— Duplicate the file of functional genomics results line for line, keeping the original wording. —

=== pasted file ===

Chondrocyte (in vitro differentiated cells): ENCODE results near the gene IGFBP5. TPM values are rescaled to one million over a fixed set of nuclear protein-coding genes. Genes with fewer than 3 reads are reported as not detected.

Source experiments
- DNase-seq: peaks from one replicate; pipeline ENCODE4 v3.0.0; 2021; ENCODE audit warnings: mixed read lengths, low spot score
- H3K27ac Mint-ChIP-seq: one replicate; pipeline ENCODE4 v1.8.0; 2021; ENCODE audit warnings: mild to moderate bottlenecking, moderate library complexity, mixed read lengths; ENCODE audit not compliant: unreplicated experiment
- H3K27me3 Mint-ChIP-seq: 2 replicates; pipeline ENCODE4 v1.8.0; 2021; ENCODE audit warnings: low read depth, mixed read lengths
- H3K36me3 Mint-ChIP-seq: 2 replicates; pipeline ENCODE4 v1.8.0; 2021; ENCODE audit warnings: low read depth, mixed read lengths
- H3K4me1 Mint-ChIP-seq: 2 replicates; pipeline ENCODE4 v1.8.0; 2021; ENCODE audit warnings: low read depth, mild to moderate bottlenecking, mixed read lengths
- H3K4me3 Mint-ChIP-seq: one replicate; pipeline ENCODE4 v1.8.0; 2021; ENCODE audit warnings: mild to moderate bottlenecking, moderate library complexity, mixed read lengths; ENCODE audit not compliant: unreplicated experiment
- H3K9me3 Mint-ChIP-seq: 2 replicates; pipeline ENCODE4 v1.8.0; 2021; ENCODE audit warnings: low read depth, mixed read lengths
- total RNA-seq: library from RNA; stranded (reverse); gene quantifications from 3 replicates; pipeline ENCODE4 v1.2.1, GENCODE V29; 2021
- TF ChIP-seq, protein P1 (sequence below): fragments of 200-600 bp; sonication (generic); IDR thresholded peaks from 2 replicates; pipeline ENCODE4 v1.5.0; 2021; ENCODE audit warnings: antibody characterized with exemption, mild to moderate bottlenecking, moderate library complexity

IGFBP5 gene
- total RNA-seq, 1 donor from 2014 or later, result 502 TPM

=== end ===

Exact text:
Chondrocyte (in vitro differentiated cells): ENCODE results near the gene IGFBP5. TPM values are rescaled to one million over a fixed set of nuclear protein-coding genes. Genes with fewer than 3 reads are reported as not detected.

Source experiments
- DNase-seq: peaks from one replicate; pipeline ENCODE4 v3.0.0; 2021; ENCODE audit warnings: mixed read lengths, low spot score
- H3K27ac Mint-ChIP-seq: one replicate; pipeline ENCODE4 v1.8.0; 2021; ENCODE audit warnings: mild to moderate bottlenecking, moderate library complexity, mixed read lengths; ENCODE audit not compliant: unreplicated experiment
- H3K27me3 Mint-ChIP-seq: 2 replicates; pipeline ENCODE4 v1.8.0; 2021; ENCODE audit warnings: low read depth, mixed read lengths
- H3K36me3 Mint-ChIP-seq: 2 replicates; pipeline ENCODE4 v1.8.0; 2021; ENCODE audit warnings: low read depth, mixed read lengths
- H3K4me1 Mint-ChIP-seq: 2 replicates; pipeline ENCODE4 v1.8.0; 2021; ENCODE audit warnings: low read depth, mild to moderate bottlenecking, mixed read lengths
- H3K4me3 Mint-ChIP-seq: one replicate; pipeline ENCODE4 v1.8.0; 2021; ENCODE audit warnings: mild to moderate bottlenecking, moderate library complexity, mixed read lengths; ENCODE audit not compliant: unreplicated experiment
- H3K9me3 Mint-ChIP-seq: 2 replicates; pipeline ENCODE4 v1.8.0; 2021; ENCODE audit warnings: low read depth, mixed read lengths
- total RNA-seq: library from RNA; stranded (reverse); gene quantifications from 3 replicates; pipeline ENCODE4 v1.2.1, GENCODE V29; 2021
- TF ChIP-seq, protein P1 (sequence below): fragments of 200-600 bp; sonication (generic); IDR thresholded peaks from 2 replicates; pipeline ENCODE4 v1.5.0; 2021; ENCODE audit warnings: antibody characterized with exemption, mild to moderate bottlenecking, moderate library complexity

IGFBP5 gene
- total RNA-seq, 1 donor from 2014 or later, result 502 TPM